Liz Truss, UK prime minister, is preparing to rip up the government’s “mini” Budget in a desperate attempt to rebuild market confidence and save her embryonic premiership.
Kwasi Kwarteng, the chancellor, is expected to return from IMF meetings in Washington on Saturday, with government insiders saying he will have to scrap measures in his £43bn package of unfunded tax cuts.
Some Tory MPs believe Kwarteng could not survive such a humiliation and Truss would be severely damaged, but one person briefed on the fraught negotiations said: “Almost everything in the Budget is now up for grabs.”
Another person close to the Number 10 discussions said that up to £24bn of tax cuts could be reversed, including the flagship £18bn plan to cancel a scheduled increase in corporation tax next year. One person involved in the talks said: “The mood in the bunker is grim.”
The pound and UK government bonds rallied on Thursday amid speculation of a U-turn.
“People are petrified of the markets,” said one Conservative MP close to the Truss team. “They also know how serious this is politically.”
Tory MPs were in despair over the political and economic chaos that has overcome Truss’s administration since the tax cuts were announced on September 23, and the prime minister’s future is being called into question.
One former cabinet minister said: “We have to unite as a team and say her time is up. Our country is burning. People are suffering. This is about duty and public service.”
James Cleverly, foreign secretary, said ditching the prime minister after 37 days in office would be a “dangerously bad idea” but several Tory MPs said Truss might struggle to survive in office beyond the new year.
Truss may be helped by the lack of agreement among Conservatives MPs on who might replace her, but the abandonment of most of her economic policy would represent a political disaster for her administration.
Government officials say Truss will keep the £13bn cut in national insurance and a temporary stamp duty cut, but all other items in the “mini” Budget were on the table. Those being re-examined include VAT-free shopping for foreign visitors, a change to the IR35 off-payroll working rules and cuts to dividend tax.
Kwarteng, speaking in Washington, insisted he would stick to his plan to deliver a medium-term debt plan on October 31 and declared he was not worried about being sacked: “I’m not going anywhere.”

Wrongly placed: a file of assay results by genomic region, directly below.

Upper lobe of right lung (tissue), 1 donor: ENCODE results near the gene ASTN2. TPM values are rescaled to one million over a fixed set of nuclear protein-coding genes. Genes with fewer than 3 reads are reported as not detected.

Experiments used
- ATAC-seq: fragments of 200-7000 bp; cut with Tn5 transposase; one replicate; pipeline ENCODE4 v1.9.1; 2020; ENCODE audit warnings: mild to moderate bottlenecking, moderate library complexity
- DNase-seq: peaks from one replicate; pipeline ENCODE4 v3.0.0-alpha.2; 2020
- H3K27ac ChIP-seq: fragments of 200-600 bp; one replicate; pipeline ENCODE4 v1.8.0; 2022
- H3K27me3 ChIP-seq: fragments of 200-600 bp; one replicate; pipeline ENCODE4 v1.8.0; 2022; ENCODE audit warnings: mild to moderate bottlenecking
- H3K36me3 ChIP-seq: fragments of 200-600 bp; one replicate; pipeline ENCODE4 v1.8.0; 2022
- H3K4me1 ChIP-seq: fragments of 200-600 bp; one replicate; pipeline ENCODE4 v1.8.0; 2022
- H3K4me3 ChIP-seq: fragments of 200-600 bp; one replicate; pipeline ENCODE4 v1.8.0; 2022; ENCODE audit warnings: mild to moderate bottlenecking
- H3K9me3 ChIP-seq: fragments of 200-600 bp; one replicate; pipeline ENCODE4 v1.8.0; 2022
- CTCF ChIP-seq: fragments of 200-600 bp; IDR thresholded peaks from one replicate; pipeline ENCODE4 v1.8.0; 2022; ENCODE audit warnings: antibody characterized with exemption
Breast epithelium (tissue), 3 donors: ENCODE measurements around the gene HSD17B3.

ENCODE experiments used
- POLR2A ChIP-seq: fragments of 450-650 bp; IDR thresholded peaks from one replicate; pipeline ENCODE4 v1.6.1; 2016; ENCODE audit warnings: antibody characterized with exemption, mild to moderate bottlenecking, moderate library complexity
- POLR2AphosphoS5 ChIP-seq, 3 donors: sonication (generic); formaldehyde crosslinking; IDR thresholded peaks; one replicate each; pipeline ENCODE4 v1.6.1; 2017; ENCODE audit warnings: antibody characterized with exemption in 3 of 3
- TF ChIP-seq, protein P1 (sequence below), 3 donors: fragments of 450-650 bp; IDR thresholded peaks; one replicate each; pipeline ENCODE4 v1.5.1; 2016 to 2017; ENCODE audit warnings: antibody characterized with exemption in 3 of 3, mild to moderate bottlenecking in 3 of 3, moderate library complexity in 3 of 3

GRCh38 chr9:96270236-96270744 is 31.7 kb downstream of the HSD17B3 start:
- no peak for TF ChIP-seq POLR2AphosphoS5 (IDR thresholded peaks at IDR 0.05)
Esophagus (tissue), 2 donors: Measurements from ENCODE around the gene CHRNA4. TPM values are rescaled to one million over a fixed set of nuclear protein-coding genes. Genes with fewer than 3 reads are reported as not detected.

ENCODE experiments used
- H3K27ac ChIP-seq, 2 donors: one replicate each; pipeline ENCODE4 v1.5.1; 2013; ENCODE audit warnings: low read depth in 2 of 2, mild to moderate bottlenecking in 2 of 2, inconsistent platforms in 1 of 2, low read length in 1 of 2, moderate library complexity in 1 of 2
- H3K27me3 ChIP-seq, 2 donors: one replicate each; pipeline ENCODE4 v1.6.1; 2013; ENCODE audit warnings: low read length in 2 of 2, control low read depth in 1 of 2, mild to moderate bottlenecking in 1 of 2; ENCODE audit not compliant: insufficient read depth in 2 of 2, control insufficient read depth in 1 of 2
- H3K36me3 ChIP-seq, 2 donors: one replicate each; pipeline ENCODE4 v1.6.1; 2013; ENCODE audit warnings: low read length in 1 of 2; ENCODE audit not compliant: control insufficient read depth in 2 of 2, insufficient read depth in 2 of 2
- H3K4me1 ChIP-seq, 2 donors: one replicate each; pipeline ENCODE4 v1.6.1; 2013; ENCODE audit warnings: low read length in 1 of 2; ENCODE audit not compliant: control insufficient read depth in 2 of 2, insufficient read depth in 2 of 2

Another person close to the government discussions on the “mini” Budget said: “No decisions have been taken.” Number 10, asked whether a U-turn was imminent, insisted: “Our position hasn’t changed.”
But an emergency BoE gilt-buying scheme that helped quell a liquidity crisis in the pension industry ends on Friday and some investors remain concerned that if the government does not roll back its unfunded tax cuts, a further bout of turbulence could follow.
The Pensions Regulator has said “there’s still a lot to be done” by pension schemes to prepare for the end of the bond market support programme, which the BoE began in the wake of the “mini” Budget.
The head of the IMF also reiterated the fund’s call for Kwarteng to reconsider the debt-funded tax cuts. “Don’t prolong the pain — make sure that actions are coherent and consistent,” Kristalina Georgieva said.
Mel Stride, chair of the House of Commons Treasury committee, also called for the cuts to be reversed.
“We have reached the point now that there needs to be very serious consideration of a row-back on the tax package,” he told the Financial Times. “Corporation tax could be central to this. It’s a large number and a change in tack here would send a particularly powerful signal that fiscal credibility is firmly back on the agenda.”
Kwarteng had proposed reversing a planned increase in corporation tax from 19 per cent to 25 per cent next April — the expected revenues are already written into the government books — at a cost of £18bn by 2026.